This bill really sounds very promising for all of us, those families dealing with autism, those individuals having to live with life altering disabilities, and those who live in pain daily dealing with chronic disease, those patients in need of a life-saving medical device. So I ask you, who would vote against this? The bill passed out of the House Energy Committee 51-0 and the complete House voted 344-77.
But as the old saying goes, the devil is in the details. So let’s look behind the curtain, place a spotlight on the language of this fast moving bill and see where the cockroaches scatter.
We know that the pharmaceutical industry and medical device companies are responsible for drafting the language and promoting it to Congress.[ii]
I contacted several congressional offices seeking comment on the vote. Most declined but a couple of unnamed staffers stated that the large increase in new federal spending without the promise of results led to decision to vote against the bill. One staff member mentioned that the Congressman was not happy with the track record of NIH and credible research. We have we heard that before?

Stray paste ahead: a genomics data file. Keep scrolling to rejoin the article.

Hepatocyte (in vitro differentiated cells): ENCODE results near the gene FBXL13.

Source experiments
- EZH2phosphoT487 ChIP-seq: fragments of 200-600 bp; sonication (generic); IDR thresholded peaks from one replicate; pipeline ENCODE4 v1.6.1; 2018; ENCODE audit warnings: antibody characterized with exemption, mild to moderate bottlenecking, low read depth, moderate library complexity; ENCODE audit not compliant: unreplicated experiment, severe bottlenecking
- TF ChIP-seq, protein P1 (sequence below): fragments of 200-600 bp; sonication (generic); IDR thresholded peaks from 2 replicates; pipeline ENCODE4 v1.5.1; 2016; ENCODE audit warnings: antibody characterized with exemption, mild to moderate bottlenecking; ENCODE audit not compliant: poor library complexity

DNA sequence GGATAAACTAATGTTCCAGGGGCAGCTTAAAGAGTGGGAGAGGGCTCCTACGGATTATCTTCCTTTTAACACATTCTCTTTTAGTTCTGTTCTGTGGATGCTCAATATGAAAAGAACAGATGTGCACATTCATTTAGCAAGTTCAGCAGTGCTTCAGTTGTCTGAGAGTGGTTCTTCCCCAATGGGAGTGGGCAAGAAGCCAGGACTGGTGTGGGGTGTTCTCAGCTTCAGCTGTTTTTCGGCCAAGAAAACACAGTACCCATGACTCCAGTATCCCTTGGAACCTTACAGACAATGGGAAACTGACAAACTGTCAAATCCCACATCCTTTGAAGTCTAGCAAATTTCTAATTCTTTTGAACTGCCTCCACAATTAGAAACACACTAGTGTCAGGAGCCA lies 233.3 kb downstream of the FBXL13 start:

One has to wonder about the speed of this bill being introduced in May of this year, receiving a fast committee vote and over whelming support for the full House. I want to ask you to focus your attention to page 162-168 of this entire 360+ page bill. Just seven pages. It is like the infamous 16 words stuck in the middle of a 5,400 word document spoken by President Bush in the 2003 State of the Union speech. Those 16 words dealt with the yellowcake uranium claim that Iraq was seeking to acquire from a nation in Africa. And we all know where that claim led us.